The explosion of US government borrowing over the past 15 years has been fueled not by loans from China and Japan, but by the purchase of Treasury bills by US financial institutions, state governments and other national entities.
Experts have said this drastic shift in borrowing patterns is one that poses a significant long-term threat to US economic growth.
Federal borrowing has more than tripled since the housing crisis in 2008. Before the housing crisis, the government had $9 trillion in debt, a figure that has soared to $31 trillion this year. But while new public debt is usually viewed in terms of foreign borrowing, most of the new debt seen since the housing crisis has been funded by domestic entities.
At the end of 2010, shortly after the housing crisis, federal debt held by the public stood at $7.8 trillion, nearly two-thirds of which was loans from Japan, China and other foreign countries. . In the summer of 2022, total debt held by the public more than tripled to $23.9 trillion – a $16 trillion jump that was mostly funded by US banks, mutual funds and pension funds, state and local governments, and other national entities, according to federal data. analyzed by the Committee for a Responsible Federal Budget (CRFB).
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Over the same period, the amount of US debt held by China and Japan has declined, and borrowing from other countries was only $3 trillion of the $16 trillion increase.
Of the $31 trillion national debt, foreign nations account for over $7 trillion, nearly $7 trillion more is debt created by the government borrowing from itself, $5.5 trillion is held by the Federal Reserve and more than $10 trillion is held by U.S. corporations, insurers, state governments and other national entities.
Analysts say the shift in who lends to the U.S. government partly reflects the waning interest foreign nations have in financing ever-increasing U.S. debt.
“Foreign governments are waking up to the reality that the United States government will never be able to repay all of this debt,” EJ Antoni, an economics researcher at the Heritage Foundation, told FOX Business. Antoni added that China, Japan and other countries now represent a much smaller proportion of US debt holders because their central banks are buying up their own domestic debt, which means there are fewer international market for Treasury bills.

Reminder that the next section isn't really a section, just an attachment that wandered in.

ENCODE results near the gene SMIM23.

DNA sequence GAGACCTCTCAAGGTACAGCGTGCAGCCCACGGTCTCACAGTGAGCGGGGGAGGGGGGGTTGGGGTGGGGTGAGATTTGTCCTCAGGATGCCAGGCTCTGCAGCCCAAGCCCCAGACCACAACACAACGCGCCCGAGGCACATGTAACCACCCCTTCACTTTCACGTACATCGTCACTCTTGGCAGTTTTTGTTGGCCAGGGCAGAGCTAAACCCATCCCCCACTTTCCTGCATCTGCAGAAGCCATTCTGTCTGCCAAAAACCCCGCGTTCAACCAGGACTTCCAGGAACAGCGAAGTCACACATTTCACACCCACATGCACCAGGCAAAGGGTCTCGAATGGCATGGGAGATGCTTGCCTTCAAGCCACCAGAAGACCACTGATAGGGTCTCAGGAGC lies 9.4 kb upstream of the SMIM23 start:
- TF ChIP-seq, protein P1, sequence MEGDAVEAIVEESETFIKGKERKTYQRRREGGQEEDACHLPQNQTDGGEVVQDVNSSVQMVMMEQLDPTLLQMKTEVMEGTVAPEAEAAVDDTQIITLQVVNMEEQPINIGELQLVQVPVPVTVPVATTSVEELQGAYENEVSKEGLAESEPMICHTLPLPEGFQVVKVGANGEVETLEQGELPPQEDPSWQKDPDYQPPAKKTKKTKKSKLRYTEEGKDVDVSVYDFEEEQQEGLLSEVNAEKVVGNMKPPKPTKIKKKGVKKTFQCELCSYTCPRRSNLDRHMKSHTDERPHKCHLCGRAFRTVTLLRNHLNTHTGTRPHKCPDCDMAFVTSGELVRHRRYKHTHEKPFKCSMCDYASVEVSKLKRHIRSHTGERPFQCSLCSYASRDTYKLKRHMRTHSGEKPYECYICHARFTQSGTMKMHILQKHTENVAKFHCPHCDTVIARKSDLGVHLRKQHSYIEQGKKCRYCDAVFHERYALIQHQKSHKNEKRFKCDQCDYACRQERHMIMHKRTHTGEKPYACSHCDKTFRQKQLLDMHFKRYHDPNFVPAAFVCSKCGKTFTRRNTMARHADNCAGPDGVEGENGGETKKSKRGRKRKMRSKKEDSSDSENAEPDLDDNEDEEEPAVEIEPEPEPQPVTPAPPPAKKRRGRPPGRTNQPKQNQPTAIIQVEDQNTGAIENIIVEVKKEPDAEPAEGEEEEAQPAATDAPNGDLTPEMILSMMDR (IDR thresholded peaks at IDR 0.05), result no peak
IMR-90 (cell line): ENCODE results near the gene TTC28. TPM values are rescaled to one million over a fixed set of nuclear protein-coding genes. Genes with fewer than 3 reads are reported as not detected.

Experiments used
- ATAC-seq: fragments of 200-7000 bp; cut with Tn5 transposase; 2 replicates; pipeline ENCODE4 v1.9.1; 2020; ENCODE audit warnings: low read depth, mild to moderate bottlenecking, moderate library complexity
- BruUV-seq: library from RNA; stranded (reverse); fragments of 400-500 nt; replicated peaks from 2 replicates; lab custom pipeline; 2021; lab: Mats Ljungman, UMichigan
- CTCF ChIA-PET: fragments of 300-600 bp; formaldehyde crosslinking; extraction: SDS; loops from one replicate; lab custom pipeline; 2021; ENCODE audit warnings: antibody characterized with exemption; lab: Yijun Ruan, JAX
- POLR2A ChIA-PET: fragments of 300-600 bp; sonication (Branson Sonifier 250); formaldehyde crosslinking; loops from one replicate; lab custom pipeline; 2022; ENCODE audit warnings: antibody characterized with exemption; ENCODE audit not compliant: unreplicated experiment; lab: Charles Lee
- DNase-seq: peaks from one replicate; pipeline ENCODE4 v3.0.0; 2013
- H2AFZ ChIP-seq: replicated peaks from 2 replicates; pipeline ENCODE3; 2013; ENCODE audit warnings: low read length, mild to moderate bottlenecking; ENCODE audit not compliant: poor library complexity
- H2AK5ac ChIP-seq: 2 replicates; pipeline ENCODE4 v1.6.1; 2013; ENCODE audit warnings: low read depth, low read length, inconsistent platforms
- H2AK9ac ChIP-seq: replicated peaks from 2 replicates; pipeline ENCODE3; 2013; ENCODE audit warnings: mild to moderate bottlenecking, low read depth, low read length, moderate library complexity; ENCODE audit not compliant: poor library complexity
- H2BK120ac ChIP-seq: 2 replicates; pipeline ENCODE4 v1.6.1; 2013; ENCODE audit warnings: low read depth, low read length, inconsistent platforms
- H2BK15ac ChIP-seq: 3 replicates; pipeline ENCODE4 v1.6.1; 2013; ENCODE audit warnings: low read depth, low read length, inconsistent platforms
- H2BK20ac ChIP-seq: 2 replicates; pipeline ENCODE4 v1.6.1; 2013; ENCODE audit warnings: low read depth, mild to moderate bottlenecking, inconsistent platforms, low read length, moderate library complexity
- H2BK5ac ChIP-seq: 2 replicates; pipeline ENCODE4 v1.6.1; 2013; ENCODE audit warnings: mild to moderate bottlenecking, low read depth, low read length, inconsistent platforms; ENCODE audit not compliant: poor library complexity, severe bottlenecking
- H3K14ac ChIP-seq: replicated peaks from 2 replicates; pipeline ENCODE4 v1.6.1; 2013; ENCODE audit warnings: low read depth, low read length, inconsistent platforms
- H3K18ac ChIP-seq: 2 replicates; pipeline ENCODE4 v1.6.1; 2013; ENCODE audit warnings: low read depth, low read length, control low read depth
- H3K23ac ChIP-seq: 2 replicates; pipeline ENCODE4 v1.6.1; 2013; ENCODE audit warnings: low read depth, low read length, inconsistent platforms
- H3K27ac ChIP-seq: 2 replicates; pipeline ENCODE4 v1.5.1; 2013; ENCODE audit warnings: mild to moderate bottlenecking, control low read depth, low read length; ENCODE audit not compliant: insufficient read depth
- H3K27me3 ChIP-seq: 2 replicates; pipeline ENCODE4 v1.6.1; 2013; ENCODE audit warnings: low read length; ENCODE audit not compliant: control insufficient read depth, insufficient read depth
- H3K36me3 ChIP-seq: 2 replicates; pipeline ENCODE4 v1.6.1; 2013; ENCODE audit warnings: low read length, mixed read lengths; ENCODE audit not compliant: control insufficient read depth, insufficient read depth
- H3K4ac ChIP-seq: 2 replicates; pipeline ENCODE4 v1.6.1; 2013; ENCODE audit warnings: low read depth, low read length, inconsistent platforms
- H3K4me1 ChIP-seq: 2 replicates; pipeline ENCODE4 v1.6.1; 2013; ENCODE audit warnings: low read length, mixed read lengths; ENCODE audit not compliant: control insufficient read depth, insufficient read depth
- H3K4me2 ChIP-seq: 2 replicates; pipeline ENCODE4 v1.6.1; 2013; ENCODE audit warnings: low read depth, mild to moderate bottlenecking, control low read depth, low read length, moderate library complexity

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For these reasons, the United States has turned to domestic lenders, a move that analysts say will likely have serious repercussions for US economic growth. BFRC Chair Maya MacGuineas says freezing national funds to buy Treasury bills is a drag on growth that makes the idea of paying down federal debt through expanded economic activity even more daunting. .
“Now that domestic investors are primarily buying our debt, they’re not investing anywhere else in our economy, and the economy is growing slower as a result,” she told FOX Business. “In either scenario, our borrowing causes us to grow less or retain less earnings, and debt interest payments skyrocket.”
“As interest payments increase by hundreds of billions of dollars a year, you wonder when our lawmakers will stop their borrowing spree,” she added.
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Antoni, of the Heritage Foundation, agreed that the US government was now borrowing from US companies to stay afloat, reducing the amount of “productive activity” in the country.
“When the government borrows money from the private sector, there is less money available to provide to businesses,” he said.
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Antoni said the trillions of dollars added to the debt funded by US domestic companies could also pose risks to those companies if the US hit a debt crisis in which domestic and foreign lenders would no longer have the ability to meet government spending demands.
“It will be a very bad day for the global financial economy,” Antoni said.
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